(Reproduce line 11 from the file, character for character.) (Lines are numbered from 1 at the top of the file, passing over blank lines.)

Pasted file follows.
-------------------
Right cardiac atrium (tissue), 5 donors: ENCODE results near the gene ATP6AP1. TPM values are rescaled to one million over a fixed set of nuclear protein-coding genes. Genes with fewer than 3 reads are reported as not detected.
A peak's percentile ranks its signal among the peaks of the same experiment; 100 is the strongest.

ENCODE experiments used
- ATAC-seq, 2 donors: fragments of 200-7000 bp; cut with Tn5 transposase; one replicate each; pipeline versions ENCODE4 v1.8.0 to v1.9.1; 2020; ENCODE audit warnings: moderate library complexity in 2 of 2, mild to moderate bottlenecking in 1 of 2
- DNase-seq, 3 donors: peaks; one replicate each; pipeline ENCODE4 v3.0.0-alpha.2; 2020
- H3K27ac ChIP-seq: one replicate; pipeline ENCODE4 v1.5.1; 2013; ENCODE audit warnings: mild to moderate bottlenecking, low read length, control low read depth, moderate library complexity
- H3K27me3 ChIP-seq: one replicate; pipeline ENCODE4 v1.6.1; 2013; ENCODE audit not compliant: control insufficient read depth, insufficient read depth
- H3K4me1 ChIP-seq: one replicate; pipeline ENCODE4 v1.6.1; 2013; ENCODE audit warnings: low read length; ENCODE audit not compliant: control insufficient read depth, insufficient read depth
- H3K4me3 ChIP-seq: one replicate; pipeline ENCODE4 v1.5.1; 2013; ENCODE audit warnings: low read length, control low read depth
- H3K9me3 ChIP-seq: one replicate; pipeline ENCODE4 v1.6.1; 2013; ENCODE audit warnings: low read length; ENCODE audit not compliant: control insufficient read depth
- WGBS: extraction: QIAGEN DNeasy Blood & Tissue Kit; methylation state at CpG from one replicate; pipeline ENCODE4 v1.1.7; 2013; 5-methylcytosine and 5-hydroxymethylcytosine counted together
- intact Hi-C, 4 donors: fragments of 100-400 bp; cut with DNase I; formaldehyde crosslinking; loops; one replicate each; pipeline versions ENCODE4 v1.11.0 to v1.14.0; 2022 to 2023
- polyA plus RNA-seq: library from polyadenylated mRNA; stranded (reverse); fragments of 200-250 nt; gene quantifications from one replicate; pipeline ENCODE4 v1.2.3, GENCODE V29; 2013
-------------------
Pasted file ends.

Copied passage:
- WGBS: extraction: QIAGEN DNeasy Blood & Tissue Kit; methylation state at CpG from one replicate; pipeline ENCODE4 v1.1.7; 2013; 5-methylcytosine and 5-hydroxymethylcytosine counted together